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Griller Guy – James Damarr

By
Jane Ehrhardt

The extremes of Minnesota weather seem an unlikely place to forge a great love for outdoor grilling. The average high from December to March hovers around 25 degrees. In the summer, it skyrockets to a humid 80. Yet in the northern burbs of Minneapolis, James Damarr — a machinist in a family-owned business — has become a devoted griller by smoothly blending a good-ole-boy attitude with a Zen-like perspective.

What’s the draw to grilling in such bitter cold?

You have to develop a certain mindset. I tell people it’s reminiscent, I suppose, to grilling on the dark side of the moon — no lights, no heat, and you gotta wonder why you’re out there sometimes. But then you buddy up next to a glowing bed of coals, and it’s not bad at all. There’s a comradeship being with the coals and the moon reflecting blue off the snow. There’s great poetry in winter grilling.

Why not wait until summer?

In Minnesota, if we wait for the perfect day to grill, we’d be waiting a very long time. It’s too much fun to put off for half your life.

What happens when you grill in sub-freezing weather?

I’ve had my brush freeze solid in my barbecue sauce. It kinda made a barbecue-sicle. Many times I have to dig out my pit from under a few feet of snow. This last winter was anemic, but it was still dark.

It’s dark?

It can be 14 hours a day of darkness in the middle of December. But you’re under the stars. Sometimes I use a headlamp; sometimes I just cook by moonlight. My lawn chair’s not so enjoyable on those days. I go inside and kick up proper in the man-chair…my recliner.

Your favorite barbecue tool is a chair?

My lawn chair. Half the fun of barbecuing is in the loitering. Hanging out with the lovely curing plumes of smoke and the aroma of beef or chicken or pork. I love to kick back and have the game on the radio. I kick my feet up with a lovely beverage on-hand and watch the smoke curl from my barbecue.

Favorite cut of meat?

Ribs. I love ribs, because here’s a piece of meat that I cannot master. Nine out of 10 times, I get it right. But there’s always a chance I’ll screw up. It’s like dating a new woman — I’m never sure it will work out. But when you get them right, they’re so good.

You must own a bunch of grills?

I only have two. I’m a minimalist that way. One kettle grill for hot and fast, and a smoker for low and slow. That’s all I need.

Charcoal or gas?

Well, I would say in my ideal world, neither. It would be wood. If I could. That’s the most poetic to cook over. However, I don’t often have a pile of wood, so I just throw hunks of hickory, oak or apple over the coals. I also cook with lump charcoal — it’s a nice blend between charcoal and real wood.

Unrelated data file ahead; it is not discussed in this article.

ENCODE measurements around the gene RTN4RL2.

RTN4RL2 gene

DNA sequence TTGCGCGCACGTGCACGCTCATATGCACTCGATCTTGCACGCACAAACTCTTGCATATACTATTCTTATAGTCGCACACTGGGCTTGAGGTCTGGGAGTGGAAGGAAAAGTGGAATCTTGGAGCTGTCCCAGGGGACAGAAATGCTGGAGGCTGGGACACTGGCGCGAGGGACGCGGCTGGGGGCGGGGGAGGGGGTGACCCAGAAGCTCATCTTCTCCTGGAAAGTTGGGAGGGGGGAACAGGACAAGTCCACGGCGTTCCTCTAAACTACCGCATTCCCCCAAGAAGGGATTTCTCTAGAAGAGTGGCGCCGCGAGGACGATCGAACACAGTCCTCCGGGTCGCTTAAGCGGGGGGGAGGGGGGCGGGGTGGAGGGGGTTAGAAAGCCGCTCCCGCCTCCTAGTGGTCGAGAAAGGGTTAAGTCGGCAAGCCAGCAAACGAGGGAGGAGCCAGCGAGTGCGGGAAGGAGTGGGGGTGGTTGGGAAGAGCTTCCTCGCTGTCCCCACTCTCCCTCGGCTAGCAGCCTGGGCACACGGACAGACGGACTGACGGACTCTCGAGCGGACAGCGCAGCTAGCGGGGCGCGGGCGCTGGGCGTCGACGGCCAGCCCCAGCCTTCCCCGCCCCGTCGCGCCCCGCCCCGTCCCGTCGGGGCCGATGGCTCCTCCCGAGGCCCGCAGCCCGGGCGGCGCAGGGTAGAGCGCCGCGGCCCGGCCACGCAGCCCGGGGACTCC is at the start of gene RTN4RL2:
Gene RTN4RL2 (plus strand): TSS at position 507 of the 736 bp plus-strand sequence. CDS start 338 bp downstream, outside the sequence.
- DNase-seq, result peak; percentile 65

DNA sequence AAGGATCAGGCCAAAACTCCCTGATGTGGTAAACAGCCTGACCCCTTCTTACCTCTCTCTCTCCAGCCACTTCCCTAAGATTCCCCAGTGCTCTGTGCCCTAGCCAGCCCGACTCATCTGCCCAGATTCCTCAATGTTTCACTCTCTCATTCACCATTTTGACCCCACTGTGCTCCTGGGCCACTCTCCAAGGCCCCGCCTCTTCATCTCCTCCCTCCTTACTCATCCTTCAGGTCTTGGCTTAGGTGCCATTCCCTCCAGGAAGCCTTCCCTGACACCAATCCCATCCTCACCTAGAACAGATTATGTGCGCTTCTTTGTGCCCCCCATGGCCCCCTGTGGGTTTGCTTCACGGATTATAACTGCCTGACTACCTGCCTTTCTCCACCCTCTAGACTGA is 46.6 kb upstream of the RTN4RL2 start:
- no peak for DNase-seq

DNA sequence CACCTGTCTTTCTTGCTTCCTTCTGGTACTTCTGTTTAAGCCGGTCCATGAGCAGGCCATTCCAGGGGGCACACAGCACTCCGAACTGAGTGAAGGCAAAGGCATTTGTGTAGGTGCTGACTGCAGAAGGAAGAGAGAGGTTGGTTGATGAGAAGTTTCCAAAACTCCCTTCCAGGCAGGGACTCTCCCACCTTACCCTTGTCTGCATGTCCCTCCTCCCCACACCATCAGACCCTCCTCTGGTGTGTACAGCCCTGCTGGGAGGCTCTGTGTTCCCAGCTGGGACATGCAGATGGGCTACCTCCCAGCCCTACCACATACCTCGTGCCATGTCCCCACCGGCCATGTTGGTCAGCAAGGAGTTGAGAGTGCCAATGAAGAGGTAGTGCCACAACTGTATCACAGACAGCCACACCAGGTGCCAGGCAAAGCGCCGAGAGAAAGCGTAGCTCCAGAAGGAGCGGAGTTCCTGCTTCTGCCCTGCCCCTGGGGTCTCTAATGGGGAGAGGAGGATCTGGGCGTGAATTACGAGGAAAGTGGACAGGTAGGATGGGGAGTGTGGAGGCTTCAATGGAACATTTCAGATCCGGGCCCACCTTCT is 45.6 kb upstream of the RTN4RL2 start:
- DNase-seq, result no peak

Where do you screw up in grilling?

Adding too much wood when I’m smoking. That’s led to all kinds of things that tasted akin to an ashtray. I’ve learned that smoke should be a seasoning and not an ingredient.

What’s the tool most people don’t use but should?

A cast iron frying pan — for doing things that fall through grates, like onions and beans.

Favorite thing to grill?

Nothing moves me quite as good as a steak. Man and steak go together quite well. Woman and steak go together quite well, too.

What’s the craziest thing you’ve grilled?

I was given a beaver one day. It looked like a sack of bloody meat. I didn’t know how to cook a beaver, so I had to wing it using my pit master instincts. I ended up brining it to leech out some of its nasty beaverness. I don’ know if beaver was nasty, but it’s an aquatic rodent, and it didn’t look that good.

How do you cook beaver?

I cooked it low and slow bathed in hickory smoke for three hours, then swaddled it in foil soaked in barbecue sauce, and steamed it. It was like sending your meat to the spa. It really loosens things up. I figured a beaver ought to need that. When I took it out, it was falling apart like pulled pork.

How was it?

I really liked it. I thought it reminiscent of pulled beef with a slight twang. It’s still the oddest thing I’ve cooked.

Blueberry Peach Cobbler

Start your grill. For charcoal, bank a chimney full of hot coals off to one side, leaving the other side free of any coals. For gas grills, light only one side of the burners. Mix up the batter:

  • 1/2 cup flour
  • 1/2 cup sugar
  • 1/2 Tablespoon baking powder
  • pinch of salt
  • 1/2 cup of milk

Melt a half-stick of butter in an 8 x 8 pan. Gently pour in the batter. Do not spread or mix it. Let it flow to the edges as you bring the following to a boil in a saucepan:

  • 2 cups peach slices
  • 1/2 cup blueberries
  • 1/2 cup sugar
  • 1/2 tablespoon lemon juice

Pour this over the batter. Sprinkle some cinnamon over the whole thing, and place the pan on the grill opposite the hot coals or burners. In about 45 minutes, or when the batter has browned or passes the clean toothpick test, it’s done. Rotate the pan 180-degrees midway through the cook for even cooking. Serve hot with whipped cream or ice cream.

What’s the most difficult thing you’ve learned from barbecuing? 

That would be patience. It doesn’t work to rush barbecue. It’s its own dance. Better to slow down with it — everything goes better if you slow down.

Find more recipes and grilling poetry at his blog, patronsofthepit.wordpress.com.